The million-peopled city
The Native Irish Poor more virtuous than the English Poor.
Nor, indeed, ought that unfavourable judgment to be passed on the Irish, on account of the crowded state of their rooms, which, at the first blush of the matter, we might be disposed to do. Mr. Garratt remarks very truly with reference to it:-
" You must not suppose that this wretched way of living is felt by them to be uncomfortable. They have no taste for anything different. The misery of an Irish hovel is proverbial, and though I think that some of them do miss the hills and the valleys outside, yet the accommodation inside is not worse than they have been accustomed to. Their habits are set immeasurably lower, as far as the comforts and decencies of life are concerned, than those of our English poor. And it is one great problem which is ever occurring to the mind of the thoughtful observer, how they can be raised."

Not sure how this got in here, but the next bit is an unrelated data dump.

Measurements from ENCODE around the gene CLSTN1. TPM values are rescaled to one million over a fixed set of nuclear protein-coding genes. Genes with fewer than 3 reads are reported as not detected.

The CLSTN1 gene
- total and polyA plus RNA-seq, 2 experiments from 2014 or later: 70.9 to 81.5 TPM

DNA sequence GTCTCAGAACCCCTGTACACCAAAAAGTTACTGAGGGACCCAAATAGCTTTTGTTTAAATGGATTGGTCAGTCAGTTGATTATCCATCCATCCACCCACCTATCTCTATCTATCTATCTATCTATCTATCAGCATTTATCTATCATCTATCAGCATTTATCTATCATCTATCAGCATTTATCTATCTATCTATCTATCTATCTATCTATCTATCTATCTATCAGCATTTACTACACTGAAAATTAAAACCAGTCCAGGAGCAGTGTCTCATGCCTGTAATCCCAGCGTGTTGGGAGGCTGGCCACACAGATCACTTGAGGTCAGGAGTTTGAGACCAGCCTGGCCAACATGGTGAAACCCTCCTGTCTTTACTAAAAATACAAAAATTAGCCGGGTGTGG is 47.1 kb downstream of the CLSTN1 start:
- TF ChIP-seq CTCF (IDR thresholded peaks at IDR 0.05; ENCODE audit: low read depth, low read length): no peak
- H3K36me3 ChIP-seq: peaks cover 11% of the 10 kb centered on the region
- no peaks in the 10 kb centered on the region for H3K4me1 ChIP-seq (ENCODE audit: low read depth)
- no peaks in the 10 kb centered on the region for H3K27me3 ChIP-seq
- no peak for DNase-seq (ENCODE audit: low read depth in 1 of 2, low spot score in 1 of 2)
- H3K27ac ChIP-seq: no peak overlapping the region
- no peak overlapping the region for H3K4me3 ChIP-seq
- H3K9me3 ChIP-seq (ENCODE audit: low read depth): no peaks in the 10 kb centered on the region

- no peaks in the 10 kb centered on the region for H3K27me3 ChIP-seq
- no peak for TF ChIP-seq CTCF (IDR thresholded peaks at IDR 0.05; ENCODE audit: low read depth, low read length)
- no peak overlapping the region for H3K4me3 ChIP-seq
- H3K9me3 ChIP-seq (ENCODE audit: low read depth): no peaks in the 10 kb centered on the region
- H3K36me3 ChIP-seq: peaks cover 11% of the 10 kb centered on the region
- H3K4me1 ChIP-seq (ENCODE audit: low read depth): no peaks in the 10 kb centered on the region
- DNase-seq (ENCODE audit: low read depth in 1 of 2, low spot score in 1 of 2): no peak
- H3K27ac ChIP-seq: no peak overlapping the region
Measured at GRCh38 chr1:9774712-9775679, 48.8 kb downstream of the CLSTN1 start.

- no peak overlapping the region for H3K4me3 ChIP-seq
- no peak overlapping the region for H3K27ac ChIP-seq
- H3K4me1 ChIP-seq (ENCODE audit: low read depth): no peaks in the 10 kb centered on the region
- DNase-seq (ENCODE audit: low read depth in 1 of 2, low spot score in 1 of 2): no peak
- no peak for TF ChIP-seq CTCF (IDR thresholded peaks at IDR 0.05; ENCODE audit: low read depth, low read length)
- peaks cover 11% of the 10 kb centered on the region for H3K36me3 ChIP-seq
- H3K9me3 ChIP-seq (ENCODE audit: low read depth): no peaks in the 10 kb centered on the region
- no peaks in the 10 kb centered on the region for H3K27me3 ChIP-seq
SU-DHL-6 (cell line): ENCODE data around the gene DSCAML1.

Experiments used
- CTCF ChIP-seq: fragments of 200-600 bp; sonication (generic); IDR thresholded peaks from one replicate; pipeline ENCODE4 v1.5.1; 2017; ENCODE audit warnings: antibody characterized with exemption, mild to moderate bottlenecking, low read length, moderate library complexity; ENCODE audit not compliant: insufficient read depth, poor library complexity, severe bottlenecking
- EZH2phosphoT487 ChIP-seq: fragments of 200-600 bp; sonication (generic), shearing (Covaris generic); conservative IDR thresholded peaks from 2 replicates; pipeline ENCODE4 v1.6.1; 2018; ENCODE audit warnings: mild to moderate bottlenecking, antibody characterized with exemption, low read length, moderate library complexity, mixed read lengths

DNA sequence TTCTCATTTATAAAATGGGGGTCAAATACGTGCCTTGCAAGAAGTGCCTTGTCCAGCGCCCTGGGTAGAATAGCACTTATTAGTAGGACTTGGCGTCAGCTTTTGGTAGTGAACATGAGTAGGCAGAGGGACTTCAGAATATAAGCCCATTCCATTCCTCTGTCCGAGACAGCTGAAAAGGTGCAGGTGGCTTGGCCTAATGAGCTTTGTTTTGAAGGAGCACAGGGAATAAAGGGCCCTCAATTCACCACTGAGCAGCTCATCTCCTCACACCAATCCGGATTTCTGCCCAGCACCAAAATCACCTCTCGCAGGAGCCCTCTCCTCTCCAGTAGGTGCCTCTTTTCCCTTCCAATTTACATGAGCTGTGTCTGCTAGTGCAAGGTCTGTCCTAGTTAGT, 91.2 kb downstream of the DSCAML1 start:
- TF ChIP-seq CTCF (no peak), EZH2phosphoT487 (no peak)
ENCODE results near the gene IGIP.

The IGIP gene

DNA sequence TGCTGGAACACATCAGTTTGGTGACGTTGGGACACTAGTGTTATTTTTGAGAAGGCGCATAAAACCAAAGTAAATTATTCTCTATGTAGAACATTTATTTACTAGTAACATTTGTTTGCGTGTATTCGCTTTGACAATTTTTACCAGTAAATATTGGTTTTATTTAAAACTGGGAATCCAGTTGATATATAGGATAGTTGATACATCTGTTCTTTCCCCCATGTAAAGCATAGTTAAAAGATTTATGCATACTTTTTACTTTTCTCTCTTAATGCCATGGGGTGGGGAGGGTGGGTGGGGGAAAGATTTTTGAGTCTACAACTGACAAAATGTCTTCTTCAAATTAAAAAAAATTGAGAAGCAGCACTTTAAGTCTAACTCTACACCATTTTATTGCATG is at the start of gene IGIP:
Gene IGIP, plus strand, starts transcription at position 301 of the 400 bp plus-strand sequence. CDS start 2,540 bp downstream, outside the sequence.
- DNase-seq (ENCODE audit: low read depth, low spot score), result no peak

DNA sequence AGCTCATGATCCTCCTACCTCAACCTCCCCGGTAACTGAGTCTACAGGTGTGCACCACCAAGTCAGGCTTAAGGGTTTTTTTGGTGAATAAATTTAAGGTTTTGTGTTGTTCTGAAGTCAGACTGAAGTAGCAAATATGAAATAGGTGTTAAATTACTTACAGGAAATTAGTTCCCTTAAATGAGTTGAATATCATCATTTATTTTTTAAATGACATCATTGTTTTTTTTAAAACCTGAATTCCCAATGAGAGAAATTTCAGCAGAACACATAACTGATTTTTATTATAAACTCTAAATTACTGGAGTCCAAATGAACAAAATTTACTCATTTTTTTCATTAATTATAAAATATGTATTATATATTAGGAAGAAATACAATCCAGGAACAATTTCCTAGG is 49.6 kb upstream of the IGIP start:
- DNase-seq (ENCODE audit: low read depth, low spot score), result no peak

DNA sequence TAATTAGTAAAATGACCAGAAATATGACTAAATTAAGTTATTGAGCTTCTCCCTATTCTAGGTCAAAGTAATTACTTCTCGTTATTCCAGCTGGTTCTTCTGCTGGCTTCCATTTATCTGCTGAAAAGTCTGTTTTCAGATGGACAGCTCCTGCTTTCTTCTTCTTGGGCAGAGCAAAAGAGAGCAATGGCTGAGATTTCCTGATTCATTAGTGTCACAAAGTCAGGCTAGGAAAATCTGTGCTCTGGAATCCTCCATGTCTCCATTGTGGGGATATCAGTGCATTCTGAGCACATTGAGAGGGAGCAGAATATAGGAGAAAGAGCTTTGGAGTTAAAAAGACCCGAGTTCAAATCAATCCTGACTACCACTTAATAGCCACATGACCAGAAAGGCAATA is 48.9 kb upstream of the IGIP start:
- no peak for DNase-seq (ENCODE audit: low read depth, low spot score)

It is also especially to be noticed, to the honour of the Irish, that, in spite of this crowded and promiscuous living and sleeping, as a nation they are, as to all offences against purity, more virtuous and moral than our own poor, and it is only as they become corrupted by a long residence in London, that offences against the seventh commandment become common among them. In their own country they are an example to us. Violations of the marriage tie are there almost unknown, an illegitimate child can scarcely be found, and young women who have committed themselves are scouted society in a manner which has no parallel in England among the same classes of the population.